7. St. Thomas University (28.5%, #174)
   8. Barry (27.6%, #181)
   9. Liberty (27.1%, not ranked)
  10. Thomas M Cooley (26.0%, #181)
  11. Florida Coastal (23.7%, #171)
  12. California Western (23.6%, #156)
  13. Valparaiso (23.4%, #143)
  14. Florida International (23.3%, #153)
  15. Capital (22.8%, #161)
  16. Louisville (22.5%, #100)
  17. North Carolina Central (22.1%, #168)
  18. Detroit Mercy (21.9%, $163)
  19. Nova Southeastern (21.8%, #158)
  20. Oklahoma City (21.0%, $168)
  21. Willamette (21.0%, #137)
  22. Western New England (20.7%, #171)
  23. Northern Kentucky (20.2%, #156)
  24. University of The District of Columbia (20.0%, #181)
  25. Franklin Pierce (19.9%, #131)

With the economy and the over over abundance of law schools and graduates, how in good conscious can the ABA justify keeping these school accredited.  They are all abominations.  And Louisville.... SHAME ON YOU!

As I read somewhere is actually to these schools' CREDIT that they kick people out at a higher rate than the top schools...because it proves, if youthink about it, that they ARE teaching the same law at the same quality as the upper schools...the upper schools are just more SELECTIVE and only let people in who they are MORE than reasonably sure can cut it.

These schools are not poorer in the material taught, they are poorer in SELECTIVITY.  So whereas if i am admitted to harvard i can pretty much be reinforced in the idea that i WILL graduate and pass the bar because the VAAAST majority of their admits do just that...admittance to cooley or wherever still leaves me big doubts on finishing because they routinely let people in who can't actually make it through law school and can't pass the bar.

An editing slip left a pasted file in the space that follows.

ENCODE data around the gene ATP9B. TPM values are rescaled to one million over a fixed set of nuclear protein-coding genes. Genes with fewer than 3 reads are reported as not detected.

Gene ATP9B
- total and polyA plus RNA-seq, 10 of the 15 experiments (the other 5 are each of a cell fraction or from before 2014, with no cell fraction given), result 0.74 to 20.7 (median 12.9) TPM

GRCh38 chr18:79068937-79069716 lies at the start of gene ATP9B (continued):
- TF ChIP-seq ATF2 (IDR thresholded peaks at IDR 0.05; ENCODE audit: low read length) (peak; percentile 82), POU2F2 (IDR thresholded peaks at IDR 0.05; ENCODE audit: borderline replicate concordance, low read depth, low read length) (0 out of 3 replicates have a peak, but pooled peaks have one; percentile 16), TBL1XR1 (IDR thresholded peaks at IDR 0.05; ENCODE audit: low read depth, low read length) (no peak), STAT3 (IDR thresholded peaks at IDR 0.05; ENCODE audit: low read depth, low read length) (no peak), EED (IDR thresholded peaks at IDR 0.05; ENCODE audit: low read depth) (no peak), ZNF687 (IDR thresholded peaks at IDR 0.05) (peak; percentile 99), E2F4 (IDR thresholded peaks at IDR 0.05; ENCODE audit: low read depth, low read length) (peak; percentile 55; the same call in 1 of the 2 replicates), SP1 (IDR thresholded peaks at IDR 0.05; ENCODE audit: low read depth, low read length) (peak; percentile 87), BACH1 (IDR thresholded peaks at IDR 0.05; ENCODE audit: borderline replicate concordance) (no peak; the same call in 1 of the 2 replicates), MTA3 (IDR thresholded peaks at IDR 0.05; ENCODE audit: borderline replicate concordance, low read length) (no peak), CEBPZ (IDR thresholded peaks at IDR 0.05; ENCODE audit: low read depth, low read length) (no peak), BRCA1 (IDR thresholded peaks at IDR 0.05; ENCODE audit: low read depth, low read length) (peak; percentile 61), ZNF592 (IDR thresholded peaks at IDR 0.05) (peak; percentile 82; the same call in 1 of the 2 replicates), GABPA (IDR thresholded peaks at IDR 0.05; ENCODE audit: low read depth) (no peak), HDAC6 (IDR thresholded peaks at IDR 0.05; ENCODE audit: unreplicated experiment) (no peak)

Think about it...a less selective school, if they are teaching what harvard is teaching, SHOULD have a much higher dropout rate!

Thank you Global Moderator!

Read the entire LSAC site as can really answer a lot of questions.

Studying for the LSAT / Re: How many preptests should I take/study?
« on: October 29, 2009, 10:41:50 AM »
It's rather hard to give you a definitive answer re: number of preptests to take. I've heard/read high scorers taking as few as 5, and as many as 50. Myself, I took probably 25, and I scored a 173.

Ultimately, it's the quality of prep that will matter for your improvement.

your first raw practice test before studying, what did you get?

And how frequently did you take the 25-30 before the lsat?  once a week?  or...?

Studying for the LSAT / Re: New Comer Help!!
« on: October 29, 2009, 10:22:01 AM »
It feels like i am rearranging furniture in my head. This is so stress. Reevaluating my life is driving me crazy on top of realizing all the mistakes i made so far. It's exhausting.

I appreciate the advice of what not to do, anymore is very appreciated. I feel like i've lost and i haven't started. What a baby!

Don't think like that.  We all have our down days. I felt a little bit like I"m always taking too long to do things when i realized this semester is just too many ups and downs to sit down and get the grade I want on the LSAT (as in, study enough to where Iam confident and correct enough to do it).

But I get over it and visualize the end goal in my head.  That's what got me to graduation the semester i had 7 classes after having many obstacles including severe illness delay my graduation.  I felt like giving up and saying forget this I'm TIRED...but I visualized myself in the cap and gown with the level of honours I wanted, crossing the stage and DONE with it and HAVING a degree that no one can take from me.

Obviously got it done else I wouldn't be here planning on law. lol.

Now read again what i said about how to get ready.